“We try to have them utilize digital as much as possible because that gives us the ability to analyze the data behind that and ensure that we’re making the best ROI for their budget,” Blough says. “Social media also allows you to push a lot of content to clients that you might not have thought about reaching before. A lot of that is building up the content, helping them build a story for their brand and then aligning different demographics to that.”

McKenna established a branding strategy early on to make sure her marketing efforts would remain consistent.
“There’s repetition in our imagery and in our group photos,” she says. “Ads remain visually consistent. We like to shake up the main message with the headlines to share the latest statistics and successes, but at the end of the day it’s just consistency.”

To keep her brand in line with her own vision, McKenna employs a full-time graphic designer to make sure that the branding remains consistent across all mediums and stays true to Coldwell Banker’s guidelines. She and her team members take a hands-on approach to proofing marketing materials for online and print publication. Her own aesthetics and color scheme were almost exactly those of Coldwell Banker’s Global Luxury branding, so she didn’t have to change much when the company unveiled that program last year.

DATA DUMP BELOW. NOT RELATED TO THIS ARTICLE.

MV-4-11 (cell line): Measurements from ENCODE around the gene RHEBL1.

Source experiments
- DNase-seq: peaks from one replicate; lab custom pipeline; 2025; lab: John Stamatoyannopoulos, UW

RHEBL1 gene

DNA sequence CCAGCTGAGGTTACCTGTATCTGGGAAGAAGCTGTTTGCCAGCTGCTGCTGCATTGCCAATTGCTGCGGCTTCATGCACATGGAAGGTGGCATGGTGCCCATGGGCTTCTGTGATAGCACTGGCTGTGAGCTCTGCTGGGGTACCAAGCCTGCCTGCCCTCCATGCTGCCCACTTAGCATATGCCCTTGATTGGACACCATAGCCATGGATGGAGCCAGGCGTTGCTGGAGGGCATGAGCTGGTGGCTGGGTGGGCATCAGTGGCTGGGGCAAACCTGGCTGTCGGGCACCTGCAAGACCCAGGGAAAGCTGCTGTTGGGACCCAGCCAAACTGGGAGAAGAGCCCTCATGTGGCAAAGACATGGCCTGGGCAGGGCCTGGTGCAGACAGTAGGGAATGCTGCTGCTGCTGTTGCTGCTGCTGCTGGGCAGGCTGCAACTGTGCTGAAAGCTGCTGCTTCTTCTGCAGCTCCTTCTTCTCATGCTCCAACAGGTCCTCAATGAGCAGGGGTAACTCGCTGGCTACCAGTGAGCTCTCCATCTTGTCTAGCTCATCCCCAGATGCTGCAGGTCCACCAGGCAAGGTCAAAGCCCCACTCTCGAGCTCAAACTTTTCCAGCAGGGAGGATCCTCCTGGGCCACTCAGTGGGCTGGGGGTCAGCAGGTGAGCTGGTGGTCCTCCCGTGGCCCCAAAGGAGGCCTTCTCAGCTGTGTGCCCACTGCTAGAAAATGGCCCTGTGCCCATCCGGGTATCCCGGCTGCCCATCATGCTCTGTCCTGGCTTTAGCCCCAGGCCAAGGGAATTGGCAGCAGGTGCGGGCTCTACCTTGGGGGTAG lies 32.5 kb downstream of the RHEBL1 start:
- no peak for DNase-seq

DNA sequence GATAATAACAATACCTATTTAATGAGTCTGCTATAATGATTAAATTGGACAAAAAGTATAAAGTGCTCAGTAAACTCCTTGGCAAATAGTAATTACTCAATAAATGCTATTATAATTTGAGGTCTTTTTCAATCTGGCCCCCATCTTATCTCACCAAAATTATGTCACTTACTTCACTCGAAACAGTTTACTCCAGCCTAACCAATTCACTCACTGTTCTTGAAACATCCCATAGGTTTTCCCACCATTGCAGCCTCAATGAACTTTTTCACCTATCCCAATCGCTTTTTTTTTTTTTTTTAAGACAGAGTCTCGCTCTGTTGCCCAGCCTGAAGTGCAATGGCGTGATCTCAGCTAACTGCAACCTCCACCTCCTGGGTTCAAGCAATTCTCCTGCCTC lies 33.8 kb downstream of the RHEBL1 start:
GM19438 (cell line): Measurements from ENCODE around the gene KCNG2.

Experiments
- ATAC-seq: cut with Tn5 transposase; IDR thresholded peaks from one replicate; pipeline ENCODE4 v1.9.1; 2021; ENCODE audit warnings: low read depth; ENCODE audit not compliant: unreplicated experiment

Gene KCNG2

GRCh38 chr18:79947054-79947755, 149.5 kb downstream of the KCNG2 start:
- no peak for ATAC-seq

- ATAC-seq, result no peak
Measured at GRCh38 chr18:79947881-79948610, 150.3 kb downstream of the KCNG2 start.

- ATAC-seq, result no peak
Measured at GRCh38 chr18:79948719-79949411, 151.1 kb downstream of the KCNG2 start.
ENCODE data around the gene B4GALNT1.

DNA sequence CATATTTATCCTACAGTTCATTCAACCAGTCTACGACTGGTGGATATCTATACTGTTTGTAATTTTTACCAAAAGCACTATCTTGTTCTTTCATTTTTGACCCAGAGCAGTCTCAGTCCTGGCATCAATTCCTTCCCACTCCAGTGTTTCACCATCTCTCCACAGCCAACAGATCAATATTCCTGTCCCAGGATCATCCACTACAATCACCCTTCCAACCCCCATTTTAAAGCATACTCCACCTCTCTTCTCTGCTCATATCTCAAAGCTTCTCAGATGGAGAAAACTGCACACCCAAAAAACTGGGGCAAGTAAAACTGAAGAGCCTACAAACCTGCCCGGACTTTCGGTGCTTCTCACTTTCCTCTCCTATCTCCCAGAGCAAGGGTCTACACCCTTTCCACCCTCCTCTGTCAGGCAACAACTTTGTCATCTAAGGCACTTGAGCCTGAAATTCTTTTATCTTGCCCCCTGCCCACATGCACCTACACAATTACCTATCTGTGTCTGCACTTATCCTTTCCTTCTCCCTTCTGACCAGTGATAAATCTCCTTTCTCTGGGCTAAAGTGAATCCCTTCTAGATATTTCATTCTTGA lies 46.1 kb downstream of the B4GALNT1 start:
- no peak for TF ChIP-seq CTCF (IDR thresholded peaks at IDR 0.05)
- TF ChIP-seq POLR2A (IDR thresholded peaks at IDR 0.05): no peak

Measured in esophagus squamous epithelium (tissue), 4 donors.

“We really stick to our brand guidelines,” she says. “We’re tempted to stray, but again you need that consistency. We’ve tried to differentiate our marketing by staying original, rather than blending in with the others. I think it’s that perfect blend that really seals the deal.”

Agents at @properties have access to an internal advertising department that can help them produce high-quality materials that keep them in line with the corporate branding strategy. Agents might get assistance with the visual aspects of an ad, while the content may be limited to keep ads sharp, for example.

“We really support the agent in creating the basic look and feel of all the advertising,” Patla says. “We can help control things so that their look and feel looks great with the @properties brand. We can help them rework a print ad. That same print ad isn’t going to look right on Facebook as is, so we can help guide them there. We want them to still be able to get that same end message out, but we might do it in a slightly different way.”